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Secrets of the Library Sale

An afternoon among the shelves

The bookcase in the corner near biography and classics is just like any other on the ground floor of the Wheaton Regional Library — except that behind this one lies a secret door.

The door — marked "Staff Only" — is revealed after just a quick pull of the bookshelf. Back here is the dungeon, an extra storage area for the Friends of the Library Montgomery County Book Sale's never-ending stream of donations. Paperbacks dominate, but it's not hard to find sets of encyclopedias or hardbacks. Three boxes even hold multiple copies of the same book that the sale has been getting rid of, one copy at a time, for several years.

Jim Ludlum, the business manager of the book sale, noted that the dungeon is probably not the healthiest place to work, but it's a necessary overflow area where the book sale can hold its growing collection of books.

That isn't the only surprising thing about the permanent book sale, which has been housed in its current location since 1988, when the library no longer needed a storage area for newspapers and magazines. Originally conceived as a way to prevent the library from simply throwing away the titles weeded from its circulation, the sale came under the Friends of the Library in 1999.

On a recent Thursday, the book sale had received at least 30 donations, from a single book to 11 boxes full of novels, hardcover art books and academic tomes. At the same time, a recycling company loaded several bins full of books onto their trailer truck to haul away.

The trucks are regular visitors at the store, where donations are so brisk that paperbacks that don't sell after 90 days, or books that are missing pages or in serious disrepair, are recycled. Non-profits are allowed to sort through these piles before the recycling trucks come, but even with hundreds of customers a week, there's plenty to send to become pulp.

According to Ludlum, about half of the books donated are eventually sold, and half of books in the recycling pile are used by non-profits. He estimates that the sale receives 1 million donated items a year. 

A significant number of books come from individuals who drop off anywhere from one book to whole collections, but the Wheaton book sale is also the first stopping point of any book discarded from the circulation of the county's 21 library branches. A part-time staff member spends 20 hours a week simply collecting and sorting the paperbacks and hard covers weeded from shelves across the county.

On Thursday afternoon, there were two kinds of shoppers: ones with particular titles in mind — like the woman who buys out the entire stock of Ken Follett, Michael Crichton and John Grisham for a book club — and casual browsers — like the woman who selects several VHS tapes up for sale.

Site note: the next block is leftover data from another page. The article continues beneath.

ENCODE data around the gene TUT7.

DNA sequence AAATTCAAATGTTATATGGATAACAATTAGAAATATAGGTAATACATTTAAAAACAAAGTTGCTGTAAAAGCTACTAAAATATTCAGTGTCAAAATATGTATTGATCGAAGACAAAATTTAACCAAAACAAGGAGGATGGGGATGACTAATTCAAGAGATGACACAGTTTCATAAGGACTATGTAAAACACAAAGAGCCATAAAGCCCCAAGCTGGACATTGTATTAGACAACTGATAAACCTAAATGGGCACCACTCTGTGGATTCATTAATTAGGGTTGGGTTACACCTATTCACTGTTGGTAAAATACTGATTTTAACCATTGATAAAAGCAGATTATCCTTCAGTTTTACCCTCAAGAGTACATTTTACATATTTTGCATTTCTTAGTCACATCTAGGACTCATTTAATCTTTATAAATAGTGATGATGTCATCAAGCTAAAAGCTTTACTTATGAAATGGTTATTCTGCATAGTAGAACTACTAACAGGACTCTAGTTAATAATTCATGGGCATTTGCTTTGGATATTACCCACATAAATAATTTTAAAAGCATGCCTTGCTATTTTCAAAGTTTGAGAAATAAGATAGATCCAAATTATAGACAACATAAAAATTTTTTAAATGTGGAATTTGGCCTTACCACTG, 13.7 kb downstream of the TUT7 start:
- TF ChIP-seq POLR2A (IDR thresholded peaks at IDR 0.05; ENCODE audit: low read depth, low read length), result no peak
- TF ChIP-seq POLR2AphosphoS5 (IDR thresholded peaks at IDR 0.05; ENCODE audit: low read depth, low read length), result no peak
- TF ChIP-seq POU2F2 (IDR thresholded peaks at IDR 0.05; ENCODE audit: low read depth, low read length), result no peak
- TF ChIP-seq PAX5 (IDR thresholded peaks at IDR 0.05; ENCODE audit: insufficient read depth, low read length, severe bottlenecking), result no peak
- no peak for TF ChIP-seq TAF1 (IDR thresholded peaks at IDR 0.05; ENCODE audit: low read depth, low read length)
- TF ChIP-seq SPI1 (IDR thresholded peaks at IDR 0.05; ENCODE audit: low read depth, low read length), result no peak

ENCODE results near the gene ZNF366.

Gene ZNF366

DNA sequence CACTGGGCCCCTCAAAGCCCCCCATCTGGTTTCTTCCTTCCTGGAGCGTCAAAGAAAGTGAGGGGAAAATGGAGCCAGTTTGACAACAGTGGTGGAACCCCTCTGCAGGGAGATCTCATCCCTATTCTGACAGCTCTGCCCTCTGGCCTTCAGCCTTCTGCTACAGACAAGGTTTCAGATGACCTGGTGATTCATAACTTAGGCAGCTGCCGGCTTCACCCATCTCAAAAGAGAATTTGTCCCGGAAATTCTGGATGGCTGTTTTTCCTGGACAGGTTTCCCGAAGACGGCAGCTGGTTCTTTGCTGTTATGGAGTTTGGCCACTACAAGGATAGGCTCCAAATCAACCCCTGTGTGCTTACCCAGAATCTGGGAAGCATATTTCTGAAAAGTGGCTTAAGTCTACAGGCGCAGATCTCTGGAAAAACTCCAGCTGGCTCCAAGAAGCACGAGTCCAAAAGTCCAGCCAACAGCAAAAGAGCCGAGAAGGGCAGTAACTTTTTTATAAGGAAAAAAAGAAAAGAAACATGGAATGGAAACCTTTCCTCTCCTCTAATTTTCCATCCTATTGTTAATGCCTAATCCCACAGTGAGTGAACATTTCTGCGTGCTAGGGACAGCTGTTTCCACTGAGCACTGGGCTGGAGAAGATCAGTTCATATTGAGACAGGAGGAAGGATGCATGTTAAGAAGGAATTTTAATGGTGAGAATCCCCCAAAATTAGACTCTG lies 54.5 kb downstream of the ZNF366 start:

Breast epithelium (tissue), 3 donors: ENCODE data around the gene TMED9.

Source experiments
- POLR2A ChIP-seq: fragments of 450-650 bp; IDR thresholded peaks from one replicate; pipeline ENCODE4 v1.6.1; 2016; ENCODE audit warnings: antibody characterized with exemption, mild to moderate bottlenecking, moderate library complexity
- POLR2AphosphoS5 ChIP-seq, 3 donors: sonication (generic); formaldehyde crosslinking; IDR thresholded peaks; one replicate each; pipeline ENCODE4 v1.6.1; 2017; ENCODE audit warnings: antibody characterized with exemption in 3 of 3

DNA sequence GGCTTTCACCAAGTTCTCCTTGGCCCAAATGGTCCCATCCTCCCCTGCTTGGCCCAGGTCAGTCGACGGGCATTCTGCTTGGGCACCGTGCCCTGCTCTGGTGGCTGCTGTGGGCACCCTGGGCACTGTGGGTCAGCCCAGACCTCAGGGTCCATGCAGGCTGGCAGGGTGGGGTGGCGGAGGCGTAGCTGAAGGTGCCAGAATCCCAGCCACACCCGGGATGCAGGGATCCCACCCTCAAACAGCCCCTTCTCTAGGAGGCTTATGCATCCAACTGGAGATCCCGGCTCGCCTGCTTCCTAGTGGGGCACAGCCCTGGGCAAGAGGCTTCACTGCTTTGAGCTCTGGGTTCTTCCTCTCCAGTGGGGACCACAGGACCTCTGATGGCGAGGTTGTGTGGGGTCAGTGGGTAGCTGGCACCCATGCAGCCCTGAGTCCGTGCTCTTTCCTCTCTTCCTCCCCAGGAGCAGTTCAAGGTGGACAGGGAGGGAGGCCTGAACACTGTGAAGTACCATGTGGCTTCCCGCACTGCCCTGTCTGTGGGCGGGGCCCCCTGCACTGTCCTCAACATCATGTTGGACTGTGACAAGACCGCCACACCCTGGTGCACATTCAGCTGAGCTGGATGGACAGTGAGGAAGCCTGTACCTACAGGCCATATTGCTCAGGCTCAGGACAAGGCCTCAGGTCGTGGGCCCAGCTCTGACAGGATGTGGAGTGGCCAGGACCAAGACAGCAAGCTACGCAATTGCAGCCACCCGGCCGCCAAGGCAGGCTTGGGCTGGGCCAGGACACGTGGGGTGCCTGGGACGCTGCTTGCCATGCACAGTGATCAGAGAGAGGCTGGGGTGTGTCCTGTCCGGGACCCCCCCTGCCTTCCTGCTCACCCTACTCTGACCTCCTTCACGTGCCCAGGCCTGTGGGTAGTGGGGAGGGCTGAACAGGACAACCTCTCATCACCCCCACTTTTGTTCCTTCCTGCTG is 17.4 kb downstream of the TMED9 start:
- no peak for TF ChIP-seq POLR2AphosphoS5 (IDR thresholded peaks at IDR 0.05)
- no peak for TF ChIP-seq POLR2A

The customer with the VHS tapes asks Judy Karo, a staff member who's in charge of the store today, how people can read on a Kindle or other ebook reader. Both she and Karo agree, it's just not the same.

She's not alone. Another customer piled the counter full of trade paperbacks. Tom Ichinowski, another volunteer, counted up her total out loud, as the woman realized she had busted her budget for today's visit. Again.

"I'm … sorry?" Ichinowski said.

The individual prices are deliberately cheap, though.

"We shoot for 15 to 20 percent of the cover price," Ludlum said. "With exceptions, of course."

Art books or rarer editions have a special shelf in the bookstore, or are sold on eBay.

Volunteers like Ichinowski make up a large portion of the book sale's staff. They often take personal care of a section, like romance or classics.

When donations arrive, they go first through the work area, where they are sorted by genre, waiting for a volunteer to price each book and put them out on the shelves.

The children's section is a popular corner of the book sale, complete with a tiny table for reading. Until recently, it was the charge of Paula Benoist-Falwell, a paid volunteer, who according to the other volunteers had energy and joy to spare for this important part of the sale.

Benoist-Falwell passed away on July 29, 2010, after a struggle with breast cancer. Karo said it was almost impossible to tell that she was fighting the disease for a lengthy amount of time. Signs posted on the bookcases and counters of the book sale included a photo of her and an obituary.

"She was an inspiration to all of us," Karo said. "Then two months ago she started not coming in as much."

Another woman walked up to the sale counter, with a shopping cart full of books to donate. After cleaning out her house, she had 11 boxes of books. Her first thought? Drop it off at the Wheaton Book Sale.

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